Titan FC’s Mike “The Greek Assassin” Bronzoulis on Joe Riggs: “He had a Little Extra Help.”
Although Titan FC’s Mike “The Greek Assassin” Bronzoulis has competed in such visible promotions as Strikeforce, Legacy Fighting Championship (LFC) and Shark Fights (SF), the majority of mixed martial arts fans – this writer included – were first introduced to the hardnosed heavy hitter during his tenure on Bellator Fighting Championship’s Spike TV-aired reality MMA competition, Fight Master: Bellator MMA.
Bronzoulis entered the competition with a 15-5-1 record, won his qualifying match on the show and aligned himself with Fight Master coach Randy Couture, who worked with him on reconciling his heavy-handed striking style with a grappling approach suited to reinforce it. Their pairing proved fruitful, as Bronzoulis defied viewer presumptions, twice returning from the jaws of defeat to make it to the finale to face former UFC welterweight standout Joe “Diesel” Riggs.
“Everyone I’ve talked to – I get stopped all the time – is like, ‘Man, you had me on the edge of my seat! You showed amazing heart,’” he said during a 20-minute phone conversation we had last week. “I’ve heard a lot of that, you know, and it really means a lot to me. I’ve gotten some pretty good feedback. I was kind of surprised, because I was really hard on myself. I guess I didn’t see what other people saw.”
Leaving the show and going back to his hometown of Houston, Texas, Bronzoulis didn’t initially have the opportunity to dwell on the fact that, though The Louisiana Boxing and Wrestling Commission had previously stated that every fight occurring on the show would factor into the fighters’ pro records, none of those matches thus far have. Now that some time has elapsed, however, he’s grown more vocal about their absence.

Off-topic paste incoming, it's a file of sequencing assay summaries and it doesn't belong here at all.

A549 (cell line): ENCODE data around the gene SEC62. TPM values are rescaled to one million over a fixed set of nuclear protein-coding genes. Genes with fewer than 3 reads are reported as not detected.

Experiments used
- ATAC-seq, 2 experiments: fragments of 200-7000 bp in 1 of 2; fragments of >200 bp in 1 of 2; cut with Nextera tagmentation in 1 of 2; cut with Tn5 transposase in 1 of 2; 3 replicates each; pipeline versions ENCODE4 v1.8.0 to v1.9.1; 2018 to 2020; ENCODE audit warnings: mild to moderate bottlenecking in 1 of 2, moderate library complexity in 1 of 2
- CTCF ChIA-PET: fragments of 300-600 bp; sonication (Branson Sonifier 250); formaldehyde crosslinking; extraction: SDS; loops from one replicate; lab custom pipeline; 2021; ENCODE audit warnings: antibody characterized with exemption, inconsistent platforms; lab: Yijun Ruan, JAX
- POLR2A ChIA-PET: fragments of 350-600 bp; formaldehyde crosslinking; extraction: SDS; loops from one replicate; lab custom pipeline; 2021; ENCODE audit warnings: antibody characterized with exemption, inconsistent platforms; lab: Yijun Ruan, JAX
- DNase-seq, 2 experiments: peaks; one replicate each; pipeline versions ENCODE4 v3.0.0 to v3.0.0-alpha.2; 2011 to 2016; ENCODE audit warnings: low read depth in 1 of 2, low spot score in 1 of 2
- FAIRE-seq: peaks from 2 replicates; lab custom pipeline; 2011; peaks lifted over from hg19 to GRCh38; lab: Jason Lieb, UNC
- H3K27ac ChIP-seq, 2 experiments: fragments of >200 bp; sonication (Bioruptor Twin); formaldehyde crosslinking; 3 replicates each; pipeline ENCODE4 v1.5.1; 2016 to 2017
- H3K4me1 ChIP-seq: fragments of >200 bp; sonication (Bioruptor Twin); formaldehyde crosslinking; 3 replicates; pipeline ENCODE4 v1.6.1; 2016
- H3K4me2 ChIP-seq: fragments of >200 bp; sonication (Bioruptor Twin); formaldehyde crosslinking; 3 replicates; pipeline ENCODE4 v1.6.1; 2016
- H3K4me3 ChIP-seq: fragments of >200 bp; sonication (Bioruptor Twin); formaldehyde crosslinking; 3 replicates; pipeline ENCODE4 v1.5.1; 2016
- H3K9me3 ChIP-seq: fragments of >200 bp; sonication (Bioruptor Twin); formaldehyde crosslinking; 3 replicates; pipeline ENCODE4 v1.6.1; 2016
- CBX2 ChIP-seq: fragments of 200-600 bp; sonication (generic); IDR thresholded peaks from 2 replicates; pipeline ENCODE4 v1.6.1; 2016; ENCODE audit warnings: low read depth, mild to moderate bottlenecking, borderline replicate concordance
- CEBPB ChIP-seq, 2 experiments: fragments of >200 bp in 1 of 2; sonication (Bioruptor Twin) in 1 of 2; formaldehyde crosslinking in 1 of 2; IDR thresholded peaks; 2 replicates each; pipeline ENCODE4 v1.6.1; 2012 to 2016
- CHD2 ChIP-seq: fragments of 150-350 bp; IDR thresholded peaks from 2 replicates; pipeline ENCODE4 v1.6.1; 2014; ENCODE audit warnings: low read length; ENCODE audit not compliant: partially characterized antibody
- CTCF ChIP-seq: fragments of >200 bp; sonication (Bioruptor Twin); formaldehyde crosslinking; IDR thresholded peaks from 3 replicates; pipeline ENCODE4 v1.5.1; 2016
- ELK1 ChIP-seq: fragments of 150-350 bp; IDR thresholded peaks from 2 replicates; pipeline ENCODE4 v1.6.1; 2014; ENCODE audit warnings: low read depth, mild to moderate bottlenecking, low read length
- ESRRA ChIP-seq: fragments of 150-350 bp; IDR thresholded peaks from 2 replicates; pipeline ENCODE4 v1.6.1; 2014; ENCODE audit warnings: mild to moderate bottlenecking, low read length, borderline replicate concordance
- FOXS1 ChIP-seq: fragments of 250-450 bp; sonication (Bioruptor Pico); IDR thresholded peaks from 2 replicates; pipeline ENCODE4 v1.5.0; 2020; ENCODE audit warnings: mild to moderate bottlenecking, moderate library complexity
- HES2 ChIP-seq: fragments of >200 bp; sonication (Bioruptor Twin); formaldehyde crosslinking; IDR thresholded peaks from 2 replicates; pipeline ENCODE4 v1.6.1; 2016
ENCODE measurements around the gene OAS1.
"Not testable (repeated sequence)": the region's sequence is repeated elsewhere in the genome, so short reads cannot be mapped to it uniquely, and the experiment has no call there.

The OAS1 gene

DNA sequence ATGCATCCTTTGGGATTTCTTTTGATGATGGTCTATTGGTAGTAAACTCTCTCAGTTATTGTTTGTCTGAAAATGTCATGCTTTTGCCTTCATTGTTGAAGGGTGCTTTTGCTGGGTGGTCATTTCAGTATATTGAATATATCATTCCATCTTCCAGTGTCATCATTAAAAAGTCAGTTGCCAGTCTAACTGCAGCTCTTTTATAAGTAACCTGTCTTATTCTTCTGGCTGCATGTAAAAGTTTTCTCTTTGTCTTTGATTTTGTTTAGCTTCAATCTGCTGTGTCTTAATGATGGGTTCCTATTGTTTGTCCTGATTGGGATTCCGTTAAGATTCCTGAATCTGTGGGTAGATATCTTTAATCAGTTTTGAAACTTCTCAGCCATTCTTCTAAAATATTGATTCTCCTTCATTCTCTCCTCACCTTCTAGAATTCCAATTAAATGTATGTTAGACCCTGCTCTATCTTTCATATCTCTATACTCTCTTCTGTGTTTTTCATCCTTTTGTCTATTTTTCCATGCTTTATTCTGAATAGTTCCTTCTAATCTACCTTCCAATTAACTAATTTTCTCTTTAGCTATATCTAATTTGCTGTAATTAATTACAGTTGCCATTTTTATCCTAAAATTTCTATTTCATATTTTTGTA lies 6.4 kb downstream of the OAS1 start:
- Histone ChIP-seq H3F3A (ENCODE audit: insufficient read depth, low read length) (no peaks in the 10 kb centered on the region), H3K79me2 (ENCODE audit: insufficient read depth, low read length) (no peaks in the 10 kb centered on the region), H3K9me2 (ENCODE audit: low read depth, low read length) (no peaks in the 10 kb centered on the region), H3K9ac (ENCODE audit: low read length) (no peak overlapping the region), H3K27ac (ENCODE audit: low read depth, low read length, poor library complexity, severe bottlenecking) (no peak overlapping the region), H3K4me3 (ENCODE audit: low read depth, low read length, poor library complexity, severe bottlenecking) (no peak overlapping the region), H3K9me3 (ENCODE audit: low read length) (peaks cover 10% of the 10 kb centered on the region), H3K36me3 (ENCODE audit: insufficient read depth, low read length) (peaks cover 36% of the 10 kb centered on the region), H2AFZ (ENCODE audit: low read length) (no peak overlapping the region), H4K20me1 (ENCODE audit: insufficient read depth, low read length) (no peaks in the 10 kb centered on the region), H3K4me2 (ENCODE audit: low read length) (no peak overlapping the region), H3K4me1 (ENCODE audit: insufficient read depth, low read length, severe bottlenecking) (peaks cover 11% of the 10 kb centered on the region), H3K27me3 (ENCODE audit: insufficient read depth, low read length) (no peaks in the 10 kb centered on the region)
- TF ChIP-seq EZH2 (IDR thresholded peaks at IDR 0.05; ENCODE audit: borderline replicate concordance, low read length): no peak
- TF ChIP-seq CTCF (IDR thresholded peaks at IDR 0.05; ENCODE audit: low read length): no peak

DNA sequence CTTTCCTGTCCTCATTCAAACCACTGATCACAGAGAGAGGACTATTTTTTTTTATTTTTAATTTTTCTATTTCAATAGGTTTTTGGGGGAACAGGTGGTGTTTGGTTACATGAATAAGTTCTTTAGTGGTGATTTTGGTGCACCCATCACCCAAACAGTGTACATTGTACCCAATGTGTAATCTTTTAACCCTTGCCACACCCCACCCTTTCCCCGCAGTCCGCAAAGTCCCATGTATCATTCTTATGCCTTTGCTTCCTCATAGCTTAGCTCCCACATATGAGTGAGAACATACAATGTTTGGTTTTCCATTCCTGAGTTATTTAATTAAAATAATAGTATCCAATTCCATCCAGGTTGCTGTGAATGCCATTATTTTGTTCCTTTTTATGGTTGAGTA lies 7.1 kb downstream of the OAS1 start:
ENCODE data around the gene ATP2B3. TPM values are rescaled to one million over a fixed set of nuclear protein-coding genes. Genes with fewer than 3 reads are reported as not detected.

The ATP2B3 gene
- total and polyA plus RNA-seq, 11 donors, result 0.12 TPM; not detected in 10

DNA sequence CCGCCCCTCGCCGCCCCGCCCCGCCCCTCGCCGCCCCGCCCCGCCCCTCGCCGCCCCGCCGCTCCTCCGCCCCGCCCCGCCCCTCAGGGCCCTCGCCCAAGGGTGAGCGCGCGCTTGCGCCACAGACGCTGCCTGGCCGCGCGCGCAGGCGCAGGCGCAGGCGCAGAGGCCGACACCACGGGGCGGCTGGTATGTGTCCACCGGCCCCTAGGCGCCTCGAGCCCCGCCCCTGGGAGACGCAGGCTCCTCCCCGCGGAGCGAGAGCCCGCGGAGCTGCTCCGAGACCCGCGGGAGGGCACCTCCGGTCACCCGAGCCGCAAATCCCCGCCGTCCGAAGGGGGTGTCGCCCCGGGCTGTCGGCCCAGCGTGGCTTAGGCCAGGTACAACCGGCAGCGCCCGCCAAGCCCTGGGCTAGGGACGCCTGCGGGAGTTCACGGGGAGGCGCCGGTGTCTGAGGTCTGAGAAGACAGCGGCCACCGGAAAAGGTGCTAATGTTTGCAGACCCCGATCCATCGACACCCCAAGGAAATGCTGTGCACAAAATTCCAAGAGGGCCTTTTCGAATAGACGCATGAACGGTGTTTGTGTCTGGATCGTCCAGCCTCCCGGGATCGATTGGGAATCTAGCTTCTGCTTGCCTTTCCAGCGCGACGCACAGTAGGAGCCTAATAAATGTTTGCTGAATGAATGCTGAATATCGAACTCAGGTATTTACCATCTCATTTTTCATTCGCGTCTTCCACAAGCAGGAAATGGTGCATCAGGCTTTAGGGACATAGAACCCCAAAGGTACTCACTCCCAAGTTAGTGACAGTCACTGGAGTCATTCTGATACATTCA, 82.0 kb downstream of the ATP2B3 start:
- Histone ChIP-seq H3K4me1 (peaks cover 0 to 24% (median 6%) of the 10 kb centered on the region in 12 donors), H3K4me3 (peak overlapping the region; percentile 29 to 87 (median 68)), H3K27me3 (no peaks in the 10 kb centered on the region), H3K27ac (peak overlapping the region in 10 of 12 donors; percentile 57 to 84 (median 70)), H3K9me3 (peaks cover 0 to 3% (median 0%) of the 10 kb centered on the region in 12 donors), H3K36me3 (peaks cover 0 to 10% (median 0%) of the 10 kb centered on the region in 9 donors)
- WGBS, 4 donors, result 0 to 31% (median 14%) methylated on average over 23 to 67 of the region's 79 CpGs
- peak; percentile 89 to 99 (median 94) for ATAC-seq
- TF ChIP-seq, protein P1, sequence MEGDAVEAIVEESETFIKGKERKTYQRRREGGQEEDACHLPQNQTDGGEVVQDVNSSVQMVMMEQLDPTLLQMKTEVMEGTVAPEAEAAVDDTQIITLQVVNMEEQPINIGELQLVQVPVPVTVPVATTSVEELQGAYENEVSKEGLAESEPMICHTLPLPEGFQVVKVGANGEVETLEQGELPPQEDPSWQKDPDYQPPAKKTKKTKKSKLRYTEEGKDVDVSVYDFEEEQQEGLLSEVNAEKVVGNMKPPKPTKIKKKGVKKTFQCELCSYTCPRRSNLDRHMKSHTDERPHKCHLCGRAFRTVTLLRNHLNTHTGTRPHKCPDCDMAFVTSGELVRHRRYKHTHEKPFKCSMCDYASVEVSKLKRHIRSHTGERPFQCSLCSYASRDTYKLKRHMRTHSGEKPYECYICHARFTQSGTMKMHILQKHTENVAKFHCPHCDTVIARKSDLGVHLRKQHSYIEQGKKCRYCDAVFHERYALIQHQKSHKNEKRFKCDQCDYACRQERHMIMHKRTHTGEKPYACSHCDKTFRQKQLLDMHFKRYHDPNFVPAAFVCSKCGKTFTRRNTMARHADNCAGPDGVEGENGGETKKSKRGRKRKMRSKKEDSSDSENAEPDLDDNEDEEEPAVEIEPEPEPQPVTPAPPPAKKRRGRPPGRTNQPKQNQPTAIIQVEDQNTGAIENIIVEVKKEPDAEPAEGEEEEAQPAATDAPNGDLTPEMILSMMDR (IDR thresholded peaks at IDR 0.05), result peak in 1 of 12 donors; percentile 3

“I go by 19-7-1,” he said. “For some reason, they’re not counting my Fight Master fights. I was told those counted, but they’re not showing up on my record.”
Mike Bronzoulis and Joe Riggs faced off at Bellator 106 on November 2, 2013. After three smothering rounds, Riggs had his hand raised and was declared the inaugural (and likely final) Fight Master: Bellator MMA tournament champion, winning $100,000 and a berth in the next Bellator welterweight tournament.
Although he’d forgo the tournament in favor of a juicy UFC contract (recently undone by some shoddy home firearm maintenance), at the time, Riggs was elated.
“It means everything to me,” he said in victory. “It will take care of my family; the one thing I did this for. I’m very thankful and grateful for the opportunity. Mike fought a great fight and he had a back injury coming into this, too.”
That’s odd… How did Riggs, who was in a completely different camp training for the fight and in a completely different team on the show itself, know about Bronzoulis’ back injury?
“I’ve held this in for way too long,” Bronzoulis told me over the phone. “Joe Riggs, we flew home together on the same plane and he was crying in front of my corner, which was Brian Melancon from the UFC, and his corner, the “Ginga Ninja” [Tim Welch] who was on the show. He basically told me that one of my coaches that wasn’t in my corner that night but was there had come to him – this was one of the coaches that was on Fight Master – and told him at the weigh-ins that my back was injured and the extent of those injuries. He told him to target my back and it would go out. Just a few weeks prior to the fight – everyone knows Tito [Ortiz] pulled out because of back and neck injuries – I have the same problem. I have the same exact injuries. I got injections for mine and I didn’t train anything on the ground for two to three weeks because my back was so tender. “Everyone knows about my ability to get up from my back against anybody. I showed that against [fellow Fight Master competitor and former #1-ranked collegiate wrestler] Eric Bradley – you know, the best wrestler in the nation.